As regular readers of this publication know, we are avid followers of all the major sports. These days we don’t much follow football, what with all the head injuries and domestic violence charges and endless video review delays, but we still keep a keen eye on basketball and baseball and any sport where someone is doing something no one’s ever seen before.
Perhaps our very most favorite televised sport is the quiz show Jeopardy!, and lately it’s been the most riveting half-hour of entertainment in America’s daily popular culture. For the past 18 episodes has starred James Holzhauer, whom you might well have heard of by now because he’s playing the game like no one’s ever seen before. Watching this guy play Jeopardy! is like watching Babe Ruth play baseball or Wilt Chamberlain play basketball or Barry Sanders darting around a football field. There are numbers to back that up.
In Babe Ruth’s first year as a daily player he hit 45 homes to shatter the record of John “Home Run” Baker, who earned the nickname by smacking a mere 15 homers over a season. Chamberlain had a year when he averaged 50 points and 25 rebounds and more than the regulation 48 minutes of playing time per game. Sanders wisely retired just short of a head injury and some all-time records, but watching Holzhauer dart around all the arcane trivia on a Jeopardy! board reminds us of that.
Until Holzhauer came along the average winning score on Jeopardy! was around $20,000, which is a nice chunk of change for a half-hour’s work of answering trivia questions, and the record for a single-day score was around $73,000, which is even better. So far in his 18-game winning steak Holzhauer is averaging around $70,000 per game, and he holds the game’s top five single-day records, with a best of more than $130,000, and only a couple of challengers have come close to toppling him.
Although Holzhauer is surely driving the Jeopardy! accounting department crazy, the advertisement department is probably loving him, as the show’s ratings have been spiking with each of his victories. Holzhauer is a handsome and physically fit 34-year-old, and although he’s supremely self-confident and always smiling a slightly smug smile he doesn’t come across as arrogant or cocky. He’s always introduced as a professional sports gambler from Las Vegas, but he makes bets that pay off according to the dates of his apparently very happy marriage and the birth of his obviously beloved daughter, and he always send a shout-out to his parents and siblings and family and friends when he nails the Final Jeopardy question.
As much as he endearingly seems a family and friend values sort of guy, Holzhauer is also very much a Las Vegas sports gambler. He likes to go for the hardest and most high-dollar questions first, and rack up the big money on the way to the Daily Double questions he routinely gets, which allow a contestant to wager all of his earnings, and he always seems to know the answer. He’s usually several times ahead of his nearest competitor going into Final Jeopardy!, where you only need double the score to be assured of victory, and he usually calculates to the dollar how much he can afford to wager and then nails the question, racking up another record-setting total.
Of course Holzhauer’s dominance has spurred a controversy, as some people will always resent excellence. Holzhauer’s been in all the newspapers, and some of them are griping that his unorthodox strategy and astounding immediate recall of general information just aren’t fair. When one player is so clearly better than all the rest, the critics snipe, it takes all the fun out of the game.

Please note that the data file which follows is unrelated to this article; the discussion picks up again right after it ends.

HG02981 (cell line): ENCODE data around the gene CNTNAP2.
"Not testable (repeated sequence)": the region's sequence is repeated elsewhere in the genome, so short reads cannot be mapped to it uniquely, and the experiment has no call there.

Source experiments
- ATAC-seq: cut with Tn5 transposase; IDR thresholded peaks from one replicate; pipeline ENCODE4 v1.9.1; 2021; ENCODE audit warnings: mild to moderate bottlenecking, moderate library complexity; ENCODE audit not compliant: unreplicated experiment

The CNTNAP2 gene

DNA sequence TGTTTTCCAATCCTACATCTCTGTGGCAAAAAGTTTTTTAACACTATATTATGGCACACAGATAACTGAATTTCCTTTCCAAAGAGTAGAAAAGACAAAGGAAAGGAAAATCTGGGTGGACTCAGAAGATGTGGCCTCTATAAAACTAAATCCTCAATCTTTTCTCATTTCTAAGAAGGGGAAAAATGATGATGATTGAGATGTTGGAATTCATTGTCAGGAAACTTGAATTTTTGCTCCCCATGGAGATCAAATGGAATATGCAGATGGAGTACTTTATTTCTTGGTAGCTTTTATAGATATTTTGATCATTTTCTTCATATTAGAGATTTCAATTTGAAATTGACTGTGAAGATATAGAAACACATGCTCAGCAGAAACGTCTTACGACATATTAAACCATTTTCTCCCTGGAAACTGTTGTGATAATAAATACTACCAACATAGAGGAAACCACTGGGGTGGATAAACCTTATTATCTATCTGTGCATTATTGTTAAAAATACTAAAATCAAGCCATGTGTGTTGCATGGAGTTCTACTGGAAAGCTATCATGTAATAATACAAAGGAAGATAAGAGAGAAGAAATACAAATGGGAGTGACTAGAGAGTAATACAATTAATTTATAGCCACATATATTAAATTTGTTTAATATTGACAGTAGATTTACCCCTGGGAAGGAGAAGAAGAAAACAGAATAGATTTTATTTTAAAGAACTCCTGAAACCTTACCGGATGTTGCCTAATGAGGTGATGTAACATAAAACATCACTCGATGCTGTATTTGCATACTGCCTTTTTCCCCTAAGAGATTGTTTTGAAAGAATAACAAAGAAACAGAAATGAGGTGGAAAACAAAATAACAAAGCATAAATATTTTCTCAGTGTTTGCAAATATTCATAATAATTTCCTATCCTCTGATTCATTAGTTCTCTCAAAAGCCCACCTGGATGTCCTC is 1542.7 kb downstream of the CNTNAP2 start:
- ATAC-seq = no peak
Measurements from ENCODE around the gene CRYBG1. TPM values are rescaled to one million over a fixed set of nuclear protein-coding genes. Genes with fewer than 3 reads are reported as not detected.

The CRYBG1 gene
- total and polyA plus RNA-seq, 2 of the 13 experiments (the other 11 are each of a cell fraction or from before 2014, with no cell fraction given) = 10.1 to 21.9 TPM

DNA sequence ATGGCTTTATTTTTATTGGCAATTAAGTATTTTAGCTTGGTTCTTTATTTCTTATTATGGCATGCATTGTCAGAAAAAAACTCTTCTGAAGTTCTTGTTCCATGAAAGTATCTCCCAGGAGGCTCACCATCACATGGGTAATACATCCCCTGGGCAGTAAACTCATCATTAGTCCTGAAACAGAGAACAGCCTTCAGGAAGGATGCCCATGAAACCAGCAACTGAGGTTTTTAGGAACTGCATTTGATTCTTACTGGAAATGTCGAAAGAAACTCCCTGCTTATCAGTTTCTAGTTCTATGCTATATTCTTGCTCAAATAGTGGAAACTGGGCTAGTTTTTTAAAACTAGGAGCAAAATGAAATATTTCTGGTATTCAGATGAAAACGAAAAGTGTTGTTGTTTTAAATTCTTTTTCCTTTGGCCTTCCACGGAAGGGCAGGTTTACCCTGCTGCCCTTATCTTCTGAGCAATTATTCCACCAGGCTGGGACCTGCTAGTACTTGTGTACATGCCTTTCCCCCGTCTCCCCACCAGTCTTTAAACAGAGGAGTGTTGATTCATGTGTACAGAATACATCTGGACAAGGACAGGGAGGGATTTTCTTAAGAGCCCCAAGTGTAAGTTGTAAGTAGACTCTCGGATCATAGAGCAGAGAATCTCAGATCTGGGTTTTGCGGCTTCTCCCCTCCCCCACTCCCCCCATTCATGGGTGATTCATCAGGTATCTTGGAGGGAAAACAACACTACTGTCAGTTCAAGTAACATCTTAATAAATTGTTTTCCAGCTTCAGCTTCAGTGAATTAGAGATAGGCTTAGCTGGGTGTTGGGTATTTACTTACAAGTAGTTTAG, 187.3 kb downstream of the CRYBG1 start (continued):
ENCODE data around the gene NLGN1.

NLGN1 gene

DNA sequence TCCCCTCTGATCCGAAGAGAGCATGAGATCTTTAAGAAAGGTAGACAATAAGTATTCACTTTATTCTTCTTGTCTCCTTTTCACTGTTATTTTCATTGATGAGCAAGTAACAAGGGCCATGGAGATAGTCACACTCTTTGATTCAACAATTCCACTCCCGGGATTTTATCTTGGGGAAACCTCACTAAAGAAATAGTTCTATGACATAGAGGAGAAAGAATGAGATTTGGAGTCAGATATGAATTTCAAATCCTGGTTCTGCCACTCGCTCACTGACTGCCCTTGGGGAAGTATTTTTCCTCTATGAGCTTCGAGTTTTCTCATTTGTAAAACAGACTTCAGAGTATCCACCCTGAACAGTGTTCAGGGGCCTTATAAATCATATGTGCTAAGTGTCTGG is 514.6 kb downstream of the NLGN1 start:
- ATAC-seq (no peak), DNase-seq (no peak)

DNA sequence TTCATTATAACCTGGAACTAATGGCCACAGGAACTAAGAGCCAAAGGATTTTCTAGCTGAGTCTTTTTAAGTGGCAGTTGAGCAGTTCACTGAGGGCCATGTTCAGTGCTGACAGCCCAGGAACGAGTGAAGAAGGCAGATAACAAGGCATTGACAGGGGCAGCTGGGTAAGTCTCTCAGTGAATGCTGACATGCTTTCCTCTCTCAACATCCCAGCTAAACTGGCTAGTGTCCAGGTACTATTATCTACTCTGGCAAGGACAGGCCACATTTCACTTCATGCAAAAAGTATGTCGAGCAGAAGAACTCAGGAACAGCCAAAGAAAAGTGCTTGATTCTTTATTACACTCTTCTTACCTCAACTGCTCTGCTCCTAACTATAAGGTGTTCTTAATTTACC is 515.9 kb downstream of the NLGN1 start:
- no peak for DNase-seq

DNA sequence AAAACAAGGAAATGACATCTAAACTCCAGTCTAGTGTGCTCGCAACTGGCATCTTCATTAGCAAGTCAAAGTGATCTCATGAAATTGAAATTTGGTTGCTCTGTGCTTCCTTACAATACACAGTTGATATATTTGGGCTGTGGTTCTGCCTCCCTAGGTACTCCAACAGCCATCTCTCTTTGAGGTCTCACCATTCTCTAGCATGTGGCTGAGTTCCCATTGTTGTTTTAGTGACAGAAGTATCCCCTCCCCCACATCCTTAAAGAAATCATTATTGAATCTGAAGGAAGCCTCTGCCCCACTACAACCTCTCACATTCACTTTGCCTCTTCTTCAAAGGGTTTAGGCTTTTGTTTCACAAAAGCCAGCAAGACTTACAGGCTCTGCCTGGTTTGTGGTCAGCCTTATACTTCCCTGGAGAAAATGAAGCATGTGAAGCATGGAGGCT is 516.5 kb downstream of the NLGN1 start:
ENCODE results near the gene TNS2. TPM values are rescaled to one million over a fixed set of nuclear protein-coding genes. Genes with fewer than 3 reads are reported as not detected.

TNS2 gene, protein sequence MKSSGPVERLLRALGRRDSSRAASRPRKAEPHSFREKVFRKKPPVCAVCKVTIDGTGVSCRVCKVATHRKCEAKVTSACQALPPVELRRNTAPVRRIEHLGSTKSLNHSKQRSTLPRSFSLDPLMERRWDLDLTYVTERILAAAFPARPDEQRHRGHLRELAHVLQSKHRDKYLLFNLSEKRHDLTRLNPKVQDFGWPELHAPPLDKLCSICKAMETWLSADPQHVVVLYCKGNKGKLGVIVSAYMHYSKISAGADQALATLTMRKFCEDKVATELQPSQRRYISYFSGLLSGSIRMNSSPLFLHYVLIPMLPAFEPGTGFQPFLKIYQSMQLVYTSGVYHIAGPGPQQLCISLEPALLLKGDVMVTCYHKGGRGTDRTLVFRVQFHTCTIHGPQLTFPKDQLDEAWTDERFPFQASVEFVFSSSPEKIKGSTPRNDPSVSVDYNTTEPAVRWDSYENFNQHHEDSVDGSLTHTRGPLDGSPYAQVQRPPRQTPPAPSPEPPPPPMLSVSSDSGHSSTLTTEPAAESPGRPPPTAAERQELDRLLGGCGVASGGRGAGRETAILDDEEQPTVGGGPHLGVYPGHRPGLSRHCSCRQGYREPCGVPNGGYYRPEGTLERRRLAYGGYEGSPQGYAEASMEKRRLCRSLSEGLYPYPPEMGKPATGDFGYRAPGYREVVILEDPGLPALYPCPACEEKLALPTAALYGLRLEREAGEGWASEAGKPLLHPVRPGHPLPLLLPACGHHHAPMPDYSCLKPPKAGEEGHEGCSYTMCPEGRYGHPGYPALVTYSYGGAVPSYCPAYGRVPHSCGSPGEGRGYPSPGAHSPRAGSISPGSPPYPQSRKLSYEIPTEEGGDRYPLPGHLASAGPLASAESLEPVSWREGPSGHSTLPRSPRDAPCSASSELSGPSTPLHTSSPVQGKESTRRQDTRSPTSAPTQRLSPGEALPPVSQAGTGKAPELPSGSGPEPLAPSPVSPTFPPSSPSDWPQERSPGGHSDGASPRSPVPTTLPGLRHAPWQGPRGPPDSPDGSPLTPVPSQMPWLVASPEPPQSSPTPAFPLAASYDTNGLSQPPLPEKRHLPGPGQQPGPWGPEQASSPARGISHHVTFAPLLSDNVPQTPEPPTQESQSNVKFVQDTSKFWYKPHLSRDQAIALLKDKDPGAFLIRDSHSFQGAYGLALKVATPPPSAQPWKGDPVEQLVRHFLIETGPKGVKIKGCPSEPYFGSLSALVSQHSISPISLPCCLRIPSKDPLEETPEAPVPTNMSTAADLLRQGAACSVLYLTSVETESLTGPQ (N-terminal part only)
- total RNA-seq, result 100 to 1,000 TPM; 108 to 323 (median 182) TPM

Call us old-fashioned, but we still think there’s something to be said for unsurpassed excellence in any old thing that humans pursue, including the accumulation of knowledge and a quick recall of it on afternoon quiz show, and a self-confident willingness to bet 20 grand or so on the answer to a trivia question. Nor does Holzhauer’s talent diminish our interest in the game. Most days Holzhauer wins by the same lopsided lengths that Secretariat won the Triple Crown at the the Preakness, but we still well remember that display of all-time excellence.
On Monday Holzhauer found himself in a tight game, and it was better television than anything Major League Baseball or the National Basketball Association has on offer. One of the challengers was some endearingly boring and balding middle-aged egghead with impressive academic credentials, exactly the sort who usually wins on Jeopardy!, and he gave the champion a hell of run. Holzhauer took a double-digit lead by winning a big wager on a Double Jeopardy question, but his challenger landed on the next Daily Double, and although he’s clearly not accustomed to wagering double-digit sums he had no choice but to go in big to stay in the game, and after he gulped hard and correctly answered the hard question it went down to a dramatic Final Jeopardy!
Holzhauer was up a few thousand more dollars at that point, and when he correctly answered the Final Jeopardy! question he had a mere $18 more than his formidable opponent, who had also correctly answered and wagered enough that he would have easily won in an ordinary game and if only Holzhauer had gotten a very rare question wrong. Not since the great Boston Celtics versus Los Angeles Lakers rivalry back in the ’80s have we watched anything quite so riveting.
Our main sporting obsession these days is the blood sport of politics, but we don’t find anyone there of Ruth’s or Chamberlain’s or Sanders’ or Secretariat’s ability, much less Holzhauer’s. We hope all the games will go on, however, and that no matter how jealous human nature might be we continue toward a greater excellence in every weird thing that humans do..
— Bud Norman